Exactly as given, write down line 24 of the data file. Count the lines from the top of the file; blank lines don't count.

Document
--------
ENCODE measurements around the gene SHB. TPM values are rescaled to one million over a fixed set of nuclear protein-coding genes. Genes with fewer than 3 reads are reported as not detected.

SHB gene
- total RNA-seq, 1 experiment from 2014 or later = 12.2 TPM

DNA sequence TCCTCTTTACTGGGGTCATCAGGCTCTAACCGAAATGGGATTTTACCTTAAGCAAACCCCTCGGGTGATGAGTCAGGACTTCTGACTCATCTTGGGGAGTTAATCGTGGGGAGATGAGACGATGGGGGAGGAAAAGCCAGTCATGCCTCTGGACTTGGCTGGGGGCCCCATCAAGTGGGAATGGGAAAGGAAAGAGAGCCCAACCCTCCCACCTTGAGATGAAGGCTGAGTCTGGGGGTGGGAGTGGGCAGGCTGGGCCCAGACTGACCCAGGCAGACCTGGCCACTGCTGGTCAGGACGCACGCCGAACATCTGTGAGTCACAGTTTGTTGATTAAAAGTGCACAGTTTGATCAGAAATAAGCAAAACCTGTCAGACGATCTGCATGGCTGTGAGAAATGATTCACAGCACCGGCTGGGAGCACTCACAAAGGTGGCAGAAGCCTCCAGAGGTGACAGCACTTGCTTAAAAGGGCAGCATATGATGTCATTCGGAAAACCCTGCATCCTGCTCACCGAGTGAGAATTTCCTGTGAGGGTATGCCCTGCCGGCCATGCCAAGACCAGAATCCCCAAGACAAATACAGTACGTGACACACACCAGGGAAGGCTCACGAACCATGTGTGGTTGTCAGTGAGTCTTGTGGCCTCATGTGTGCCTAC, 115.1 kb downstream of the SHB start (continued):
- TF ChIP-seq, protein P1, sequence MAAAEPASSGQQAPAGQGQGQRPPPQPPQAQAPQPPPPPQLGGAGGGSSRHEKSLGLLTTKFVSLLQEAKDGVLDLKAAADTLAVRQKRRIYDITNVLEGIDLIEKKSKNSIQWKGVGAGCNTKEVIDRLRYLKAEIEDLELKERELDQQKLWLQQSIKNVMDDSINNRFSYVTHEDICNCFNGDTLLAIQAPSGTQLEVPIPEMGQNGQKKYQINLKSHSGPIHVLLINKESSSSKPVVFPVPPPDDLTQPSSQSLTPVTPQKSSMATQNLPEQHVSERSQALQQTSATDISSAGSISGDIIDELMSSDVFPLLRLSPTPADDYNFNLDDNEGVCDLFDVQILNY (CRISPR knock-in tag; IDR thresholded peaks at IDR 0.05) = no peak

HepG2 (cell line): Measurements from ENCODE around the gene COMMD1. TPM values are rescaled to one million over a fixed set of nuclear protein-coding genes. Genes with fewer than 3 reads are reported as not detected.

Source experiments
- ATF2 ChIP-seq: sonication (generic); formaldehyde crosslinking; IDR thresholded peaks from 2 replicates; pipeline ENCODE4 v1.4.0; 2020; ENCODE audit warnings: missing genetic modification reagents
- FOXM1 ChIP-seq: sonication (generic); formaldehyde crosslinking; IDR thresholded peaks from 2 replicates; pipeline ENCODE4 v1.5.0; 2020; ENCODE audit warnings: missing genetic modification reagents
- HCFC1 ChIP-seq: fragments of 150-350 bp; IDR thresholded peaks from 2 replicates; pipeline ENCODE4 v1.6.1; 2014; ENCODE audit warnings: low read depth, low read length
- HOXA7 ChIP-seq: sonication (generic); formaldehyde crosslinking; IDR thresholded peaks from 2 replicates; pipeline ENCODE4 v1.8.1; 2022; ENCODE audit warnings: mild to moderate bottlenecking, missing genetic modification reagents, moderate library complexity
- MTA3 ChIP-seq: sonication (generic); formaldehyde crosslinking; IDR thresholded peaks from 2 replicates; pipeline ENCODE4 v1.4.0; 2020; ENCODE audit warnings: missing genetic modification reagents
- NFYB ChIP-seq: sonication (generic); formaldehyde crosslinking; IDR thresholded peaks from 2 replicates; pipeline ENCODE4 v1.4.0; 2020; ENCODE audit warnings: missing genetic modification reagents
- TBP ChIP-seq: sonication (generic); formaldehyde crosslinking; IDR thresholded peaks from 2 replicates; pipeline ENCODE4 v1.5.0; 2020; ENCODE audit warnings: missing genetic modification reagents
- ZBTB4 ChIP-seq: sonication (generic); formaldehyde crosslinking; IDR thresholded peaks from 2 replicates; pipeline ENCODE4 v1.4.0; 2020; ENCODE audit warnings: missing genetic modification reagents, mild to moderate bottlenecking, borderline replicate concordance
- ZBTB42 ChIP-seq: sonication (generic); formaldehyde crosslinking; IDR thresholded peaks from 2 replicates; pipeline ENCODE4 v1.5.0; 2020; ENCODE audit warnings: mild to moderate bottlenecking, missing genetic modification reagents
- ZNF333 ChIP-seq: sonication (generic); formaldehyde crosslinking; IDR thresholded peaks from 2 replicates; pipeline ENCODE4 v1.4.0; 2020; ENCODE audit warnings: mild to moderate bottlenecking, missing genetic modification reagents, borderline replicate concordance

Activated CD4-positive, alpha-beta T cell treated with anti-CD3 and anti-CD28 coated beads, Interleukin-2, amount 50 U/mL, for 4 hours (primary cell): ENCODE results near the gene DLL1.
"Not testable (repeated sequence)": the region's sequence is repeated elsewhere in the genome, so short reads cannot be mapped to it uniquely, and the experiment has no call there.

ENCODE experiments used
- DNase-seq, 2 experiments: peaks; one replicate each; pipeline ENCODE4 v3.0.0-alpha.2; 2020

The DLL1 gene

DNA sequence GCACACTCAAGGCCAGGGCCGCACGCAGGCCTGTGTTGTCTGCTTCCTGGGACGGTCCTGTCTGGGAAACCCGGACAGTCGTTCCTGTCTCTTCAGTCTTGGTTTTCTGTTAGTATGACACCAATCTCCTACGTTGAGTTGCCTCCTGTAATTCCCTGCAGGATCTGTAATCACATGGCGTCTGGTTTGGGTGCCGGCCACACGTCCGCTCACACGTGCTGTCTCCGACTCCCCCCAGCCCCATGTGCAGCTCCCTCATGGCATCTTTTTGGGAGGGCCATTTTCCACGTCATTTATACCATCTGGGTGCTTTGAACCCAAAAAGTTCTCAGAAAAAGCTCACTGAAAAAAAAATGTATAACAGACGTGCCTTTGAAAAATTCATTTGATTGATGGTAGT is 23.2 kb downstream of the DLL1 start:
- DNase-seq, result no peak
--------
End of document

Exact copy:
- DNase-seq, result no peak